Network News

X My Profile
View More Activity

June Army suicide rate up

The U.S. Army suffered 32 suicides in June, the highest number for a single month since the suicide rate in the Army began to spike in January 2009.

The boost in the suicide rate for June is likely being driven by the "continued stresses on the force" caused by the Iraq and Afghan wars, said Col. Chris Philbrick, the director of the Army's suicide prevention task force. The Army has poured extensive manpower and money into getting a handle on the suicide rate, and until last month had begun to see some tentative signs that the suicide rate was trending downward among active duty troops.

The June numbers, however, represent a disappointing setback, and suggest that after nine years of combat, the Army is showing some serious signs of strain. The initial results from the first two weeks of July suggest that the suicide rate for this month will not be as high.

So far this year 80 active duty soldiers have committed suicide or are suspected of having committed suicide, down from 88 through the first six months of last year. The Army National Guard, by contrast, has seen 65 suicides in 2010, up from 42 last year.

The total number of Army suicides in June was about the same as the number of Army troops who were killed in Afghanistan last month in what was the deadliest month for U.S. and NATO forces of the nine-year-old war.

U.S. Army officials are at a bit of a loss to explain the increase in National Guard suicides, which could be linked to the combined stress of the war and the growing strain on the U.S. economy. "There is no indication that the National Guard's operational tempo has increased," Philbrick said.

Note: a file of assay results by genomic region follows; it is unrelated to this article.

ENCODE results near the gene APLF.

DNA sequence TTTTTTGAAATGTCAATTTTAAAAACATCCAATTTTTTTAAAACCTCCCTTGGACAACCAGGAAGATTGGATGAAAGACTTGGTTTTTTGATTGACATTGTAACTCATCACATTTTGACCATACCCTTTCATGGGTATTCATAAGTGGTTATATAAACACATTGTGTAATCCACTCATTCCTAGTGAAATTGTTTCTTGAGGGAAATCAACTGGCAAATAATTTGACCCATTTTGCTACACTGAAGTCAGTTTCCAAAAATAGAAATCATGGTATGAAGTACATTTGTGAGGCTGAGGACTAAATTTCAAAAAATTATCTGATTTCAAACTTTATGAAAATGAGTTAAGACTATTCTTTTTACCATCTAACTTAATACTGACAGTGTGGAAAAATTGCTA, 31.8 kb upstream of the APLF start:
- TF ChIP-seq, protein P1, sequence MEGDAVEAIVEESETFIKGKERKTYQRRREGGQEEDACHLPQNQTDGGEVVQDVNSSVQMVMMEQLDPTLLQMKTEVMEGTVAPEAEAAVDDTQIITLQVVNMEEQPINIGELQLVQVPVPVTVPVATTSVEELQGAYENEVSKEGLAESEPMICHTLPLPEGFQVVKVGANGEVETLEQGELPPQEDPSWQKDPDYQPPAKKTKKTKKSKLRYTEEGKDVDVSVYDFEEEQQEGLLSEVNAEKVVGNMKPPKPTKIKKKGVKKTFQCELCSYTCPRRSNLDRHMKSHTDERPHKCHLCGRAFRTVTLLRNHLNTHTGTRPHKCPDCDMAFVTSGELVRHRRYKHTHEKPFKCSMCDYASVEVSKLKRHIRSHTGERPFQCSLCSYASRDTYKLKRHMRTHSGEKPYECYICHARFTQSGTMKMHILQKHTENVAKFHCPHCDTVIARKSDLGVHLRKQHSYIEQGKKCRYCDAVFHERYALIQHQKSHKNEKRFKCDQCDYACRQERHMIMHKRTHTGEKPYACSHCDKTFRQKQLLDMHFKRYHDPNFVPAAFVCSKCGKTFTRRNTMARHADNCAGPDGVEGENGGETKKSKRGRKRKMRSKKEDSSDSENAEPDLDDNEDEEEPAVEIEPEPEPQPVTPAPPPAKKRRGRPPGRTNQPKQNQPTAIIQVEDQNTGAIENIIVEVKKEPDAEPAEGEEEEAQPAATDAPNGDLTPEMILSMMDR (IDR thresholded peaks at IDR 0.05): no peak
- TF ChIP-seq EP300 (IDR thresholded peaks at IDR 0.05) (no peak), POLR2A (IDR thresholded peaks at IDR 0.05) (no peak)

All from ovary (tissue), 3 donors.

By Greg Jaffe  | July 16, 2010; 1:54 PM ET
Save & Share:  Send E-mail   Facebook   Twitter   Digg   Yahoo Buzz   StumbleUpon   Technorati   Google Buzz   Previous: Syrian ambassador challenges U.S. official on Israel nukes
Next: Netanyahu: 'America is a thing you can move very easily'


Isn't there some way to qualify these figures on suicides? How many civilians per hundred thousand in the same age group commit suicide? How does this percentage compare to the military percentage?

Come on, Gregg. Couldn't you have put just a little more effort into this report?


Posted by: twhite8611 | July 16, 2010 2:47 PM | Report abuse

There is still a great deal of stigma surrounding a Soldier's getting help. The Army needs to aggressively promote cultural change. That means not merely talking about it but incorporating language regarding support of Soldiers seeking mental health care into all efficiency reports.

(This means every EER, NCO-ER, and OER; see example at [look towards the end].

Career Soldiers, in particular, take these performance evaluations very seriously; they are closely linked to pay and advancement. This should occur immediately, and not at the next revision several years from now; lives are at stake. There should be explicit language after the rated Army Value of RESPECT built right into every evaluation form; perhaps language under leadership [on the NCO-ER] as well.

There is a successful precedent: this is how the Army let Soldiers know that they were serious about EO/race relations.

Posted by: ArmyGI | July 16, 2010 4:18 PM | Report abuse

SCOFFLAW SCAMNESTY For Illegal Aliens ,,, Is TREASON , Against AMERICAN Workers And The U.S. UNEMPLOYED !!!

Posted by: lennybeachboy999 | July 17, 2010 1:00 PM | Report abuse

SCOFFLAW SCAMNESTY For Illegal Aliens ,,, Is TREASON , Against AMERICAN Workers And The U.S. UNEMPLOYED !!!

Posted by: lennybeachboy999 | July 17, 2010 1:18 PM | Report abuse

We taught our young men values that reflect the American Dream. They were never prepared for this Nightmare. Post traumatic stress disorder, drug addiction, antisocial behavior -- are WE prepared for it? Don't call them, for heaven's sake, unintended consequences.

Posted by: eliseom | July 18, 2010 1:03 PM | Report abuse

Error: I have not submitted a comment in weeks. No valid reason for rejection.

Posted by: eliseom | July 18, 2010 1:05 PM | Report abuse

Probably the only sensible and honorable thing they can do after realizing the horror of their participation in the killing of thousand of innocent civilians as “collateral damage.”

Posted by: maineginger | July 19, 2010 11:31 PM | Report abuse

The comments to this entry are closed.

RSS Feed
Subscribe to The Post

© 2010 The Washington Post Company